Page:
Japan is preparing to release more than a million cubic meters of treated wastewater from the tsunami-hit Fukushima nuclear plant into the Pacific ocean—and the international oversight body for atomic power approves.
After a two-year review, the International Atomic Energy Agency (IAEA) has concluded that Japan’s plans are consistent with its safety standards and “would have a negligible radiological impact to people and the environment.” But some of Japan’s neighbors are unhappy with the proposal. The Pacific is “not Japan’s private sewer,” a Chinese foreign ministry spokesperson complained in June.
Japan says the wastewater will first be treated through an Advanced Liquid Processing System to remove almost all radioactive material aside from tritium, a heavy isotope of hydrogen. Before discharging it into the ocean, Japan will dilute the water to bring the tritium levels below regulatory standards.
The IAEA’s safety review will continue during the release of the water, with both a continuous on-site presence and live online monitoring on its website.
March 2011: A tsunami triggered by a magnitude 9.0 earthquake floods three reactors of the Fukushima Daiichi Nuclear Power Plant. It is deemed a level 7 nuclear incident, putting it in the same bracket as Chernobyl. The irradiated water, used to cool the reactors in the plant, has to be stored in hundreds of steel tanks that are bolted and sealed with resin for at least five years, buying operators time to decide how to dispose of the water.
August 2013: The tanks aren’t foolproof. Roughly 300 tons of highly radioactive water leaks from one of the tanks at Fukushima, according to the Tokyo Electric Power Company (Tepco), the plant’s operator.
2019: Operators of the Fukushima plant warn that they will run out of storage space for the contaminated water in three years.
April 2021: The Japanese government publishes a policy on how it wants to manage this water: by discharging it gradually into the sea after chemically treating it.
2021-2023: An IAEA task force, which includes international experts from Argentina, Australia, Canada, China, France, Republic of Korea, the Marshall Islands, Russia, the United States, the United Kingdom, and Vietnam, inspects the Fukushima facility’s water discharge system more than five times, studying hundreds of pages of documents and publishing six technical reports.
May 2023: Tepco predicts that Fukushima’s tanks will reach their full capacity between February and June 2024.
May 10, 2023: Japan’s Nuclear Regulation Authority (NRA) formally approves the discharge plan.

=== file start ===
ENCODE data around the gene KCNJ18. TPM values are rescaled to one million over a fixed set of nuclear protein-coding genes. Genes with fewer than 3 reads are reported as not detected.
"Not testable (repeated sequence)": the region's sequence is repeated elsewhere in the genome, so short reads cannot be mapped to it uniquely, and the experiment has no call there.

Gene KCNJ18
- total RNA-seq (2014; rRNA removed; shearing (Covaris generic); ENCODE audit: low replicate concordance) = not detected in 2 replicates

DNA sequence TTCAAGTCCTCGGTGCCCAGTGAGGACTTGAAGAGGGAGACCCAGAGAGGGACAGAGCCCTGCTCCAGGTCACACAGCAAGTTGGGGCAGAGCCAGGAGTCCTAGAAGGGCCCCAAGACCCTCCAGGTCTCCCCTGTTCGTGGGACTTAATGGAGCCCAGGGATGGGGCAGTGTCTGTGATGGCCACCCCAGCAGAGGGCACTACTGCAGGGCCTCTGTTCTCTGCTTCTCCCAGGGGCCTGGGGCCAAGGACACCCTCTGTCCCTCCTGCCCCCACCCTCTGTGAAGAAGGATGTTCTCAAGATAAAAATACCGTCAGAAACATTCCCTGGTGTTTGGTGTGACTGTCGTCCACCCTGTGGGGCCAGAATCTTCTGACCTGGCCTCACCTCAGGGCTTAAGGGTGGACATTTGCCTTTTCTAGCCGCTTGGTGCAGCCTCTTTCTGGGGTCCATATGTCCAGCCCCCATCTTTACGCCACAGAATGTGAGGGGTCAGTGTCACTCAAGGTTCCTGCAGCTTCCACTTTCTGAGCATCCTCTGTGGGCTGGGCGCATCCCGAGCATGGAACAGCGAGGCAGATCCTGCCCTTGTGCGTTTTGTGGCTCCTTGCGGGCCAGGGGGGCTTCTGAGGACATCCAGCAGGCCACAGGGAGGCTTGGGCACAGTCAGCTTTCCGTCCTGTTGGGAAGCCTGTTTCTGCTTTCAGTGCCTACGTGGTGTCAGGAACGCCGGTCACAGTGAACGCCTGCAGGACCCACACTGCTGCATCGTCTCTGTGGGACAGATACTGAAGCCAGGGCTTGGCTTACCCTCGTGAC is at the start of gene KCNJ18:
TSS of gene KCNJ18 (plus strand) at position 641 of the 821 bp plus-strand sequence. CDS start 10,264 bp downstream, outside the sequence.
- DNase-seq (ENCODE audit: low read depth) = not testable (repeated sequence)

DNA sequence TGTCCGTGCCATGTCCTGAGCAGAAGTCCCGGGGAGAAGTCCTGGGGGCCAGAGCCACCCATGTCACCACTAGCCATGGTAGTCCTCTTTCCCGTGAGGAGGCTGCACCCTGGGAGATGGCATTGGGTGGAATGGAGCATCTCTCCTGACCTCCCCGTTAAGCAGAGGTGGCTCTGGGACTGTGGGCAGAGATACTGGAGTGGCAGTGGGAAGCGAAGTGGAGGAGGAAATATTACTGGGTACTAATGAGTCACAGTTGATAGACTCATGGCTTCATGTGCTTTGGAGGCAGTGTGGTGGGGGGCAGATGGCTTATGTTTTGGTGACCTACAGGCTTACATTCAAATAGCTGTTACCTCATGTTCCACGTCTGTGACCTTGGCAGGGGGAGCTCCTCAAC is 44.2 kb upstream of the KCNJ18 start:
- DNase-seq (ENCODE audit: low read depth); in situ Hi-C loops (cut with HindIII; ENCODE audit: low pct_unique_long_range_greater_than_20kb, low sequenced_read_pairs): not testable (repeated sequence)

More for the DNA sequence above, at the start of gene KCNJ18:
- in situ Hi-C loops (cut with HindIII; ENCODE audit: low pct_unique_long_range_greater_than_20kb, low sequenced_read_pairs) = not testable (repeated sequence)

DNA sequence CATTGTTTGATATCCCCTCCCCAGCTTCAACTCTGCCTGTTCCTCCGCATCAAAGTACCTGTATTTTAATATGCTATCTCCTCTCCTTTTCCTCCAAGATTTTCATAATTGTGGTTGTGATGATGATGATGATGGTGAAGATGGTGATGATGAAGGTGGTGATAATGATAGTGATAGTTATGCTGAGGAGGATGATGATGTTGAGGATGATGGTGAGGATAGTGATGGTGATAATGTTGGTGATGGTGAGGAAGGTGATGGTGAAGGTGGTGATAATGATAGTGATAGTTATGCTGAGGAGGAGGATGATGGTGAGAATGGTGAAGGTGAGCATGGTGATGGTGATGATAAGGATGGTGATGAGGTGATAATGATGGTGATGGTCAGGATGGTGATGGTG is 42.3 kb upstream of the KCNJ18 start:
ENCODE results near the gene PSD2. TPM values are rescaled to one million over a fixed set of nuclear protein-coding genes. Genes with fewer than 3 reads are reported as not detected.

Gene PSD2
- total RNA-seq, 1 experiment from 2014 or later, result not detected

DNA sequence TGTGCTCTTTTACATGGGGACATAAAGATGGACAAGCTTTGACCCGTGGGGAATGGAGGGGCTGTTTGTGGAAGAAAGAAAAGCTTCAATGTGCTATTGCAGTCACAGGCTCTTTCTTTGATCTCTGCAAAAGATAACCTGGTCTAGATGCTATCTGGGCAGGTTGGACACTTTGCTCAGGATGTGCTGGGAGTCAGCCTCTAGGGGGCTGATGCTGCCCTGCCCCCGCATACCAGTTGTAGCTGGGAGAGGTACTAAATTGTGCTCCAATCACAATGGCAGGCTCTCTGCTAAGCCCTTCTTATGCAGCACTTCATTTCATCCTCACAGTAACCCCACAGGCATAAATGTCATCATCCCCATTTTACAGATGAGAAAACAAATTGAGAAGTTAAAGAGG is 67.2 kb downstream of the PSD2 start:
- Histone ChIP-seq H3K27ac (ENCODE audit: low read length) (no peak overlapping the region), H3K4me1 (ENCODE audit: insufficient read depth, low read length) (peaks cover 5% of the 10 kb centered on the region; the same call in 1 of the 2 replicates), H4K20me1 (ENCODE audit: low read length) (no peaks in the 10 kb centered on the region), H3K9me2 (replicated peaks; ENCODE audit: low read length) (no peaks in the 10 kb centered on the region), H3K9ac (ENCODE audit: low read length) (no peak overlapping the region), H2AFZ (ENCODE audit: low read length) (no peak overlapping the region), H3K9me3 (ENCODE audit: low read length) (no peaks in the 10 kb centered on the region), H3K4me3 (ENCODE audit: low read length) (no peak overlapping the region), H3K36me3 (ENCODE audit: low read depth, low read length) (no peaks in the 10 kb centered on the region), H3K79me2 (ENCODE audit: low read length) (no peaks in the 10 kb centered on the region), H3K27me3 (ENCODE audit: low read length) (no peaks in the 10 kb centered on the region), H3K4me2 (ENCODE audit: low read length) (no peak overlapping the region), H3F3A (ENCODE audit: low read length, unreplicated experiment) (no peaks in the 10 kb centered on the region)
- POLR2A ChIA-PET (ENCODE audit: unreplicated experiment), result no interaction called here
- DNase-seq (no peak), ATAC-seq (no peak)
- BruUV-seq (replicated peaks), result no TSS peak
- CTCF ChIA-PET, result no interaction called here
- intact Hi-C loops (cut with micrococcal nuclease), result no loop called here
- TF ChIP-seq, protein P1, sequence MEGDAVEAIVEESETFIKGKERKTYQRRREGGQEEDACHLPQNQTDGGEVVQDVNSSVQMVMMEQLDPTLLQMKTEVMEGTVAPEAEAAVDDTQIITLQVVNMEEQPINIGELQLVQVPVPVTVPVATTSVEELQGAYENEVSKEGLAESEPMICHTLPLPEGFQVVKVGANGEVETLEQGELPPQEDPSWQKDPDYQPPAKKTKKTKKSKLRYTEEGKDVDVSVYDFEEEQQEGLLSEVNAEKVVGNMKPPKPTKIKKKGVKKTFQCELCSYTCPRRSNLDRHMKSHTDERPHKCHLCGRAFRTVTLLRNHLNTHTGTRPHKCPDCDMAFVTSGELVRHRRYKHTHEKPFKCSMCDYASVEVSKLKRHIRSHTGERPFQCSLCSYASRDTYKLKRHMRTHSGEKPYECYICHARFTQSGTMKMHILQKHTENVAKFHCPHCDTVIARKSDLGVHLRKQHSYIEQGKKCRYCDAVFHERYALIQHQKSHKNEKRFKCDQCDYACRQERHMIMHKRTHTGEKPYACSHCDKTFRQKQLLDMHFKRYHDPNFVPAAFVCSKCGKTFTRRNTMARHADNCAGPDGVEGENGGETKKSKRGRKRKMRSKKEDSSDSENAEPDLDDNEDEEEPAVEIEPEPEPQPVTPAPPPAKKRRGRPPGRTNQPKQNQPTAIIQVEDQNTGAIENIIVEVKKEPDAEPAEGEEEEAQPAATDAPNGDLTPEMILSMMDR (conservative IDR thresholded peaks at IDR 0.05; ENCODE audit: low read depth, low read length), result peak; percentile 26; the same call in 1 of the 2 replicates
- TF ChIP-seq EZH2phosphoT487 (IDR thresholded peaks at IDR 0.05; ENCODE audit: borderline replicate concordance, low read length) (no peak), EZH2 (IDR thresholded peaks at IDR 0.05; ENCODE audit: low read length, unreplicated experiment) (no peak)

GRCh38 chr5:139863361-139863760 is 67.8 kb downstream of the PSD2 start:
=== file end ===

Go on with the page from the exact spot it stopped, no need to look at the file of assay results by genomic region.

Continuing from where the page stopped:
July 4, 2023: The IAEA deems Japan’s wastewater plan to be safe.
🎣 Locally, fishing communities, which have been disgruntled about not being consulted on the wastewater plans, are firmly opposed to an ocean release. However well treated, they fear, the irradiated water may contaminate their catch—and even if it doesn’t, public fears around tainted seafood will damage their livelihoods.
🧂 South Koreans have been rushing to stockpile salt over the last week, sending prices up by 27%. They’re concerned about what the wastewater disposal will do to the sea, and by extension to sea salt, both in terms of supply and prices.
1.25 million tons: The volume of treated wastewater that Japan plans to release into the sea
1,000+: The number of tanks holding the wastewater, which started being treated in 2013
22 trillion becquerels: Tepco’s annual cap on the amount of radioactivity from the tritium released in the wastewater, which was also the national annual standard for wastewater releases before the accident. A becquerel is a unit of radioactivity
12 becquerels: The amount of radioactivity from an average-sized banana
40 years: How long the total release of all the wastewater could take
“Simply for saving cost, Japan has insisted on discharging the nuclear-contaminated water into the sea, in disregard of the concerns and opposition from the international community, and taken the Pacific Ocean as its ‘sewer.’ No matter what the report says, it will not change the fact that Japan will release millions of tonnes of Fukushima nuclear-contaminated water into the Pacific Ocean in the next three decades. Will Japan’s purification facility be effective in the long-term? Can the international community be...informed when the discharged water exceeds the discharge limit? What impact will the long-term accumulation and concentration of radionuclides bring to the marine environment, food safety, and people’s health? These are the questions that the IAEA report failed to answer.”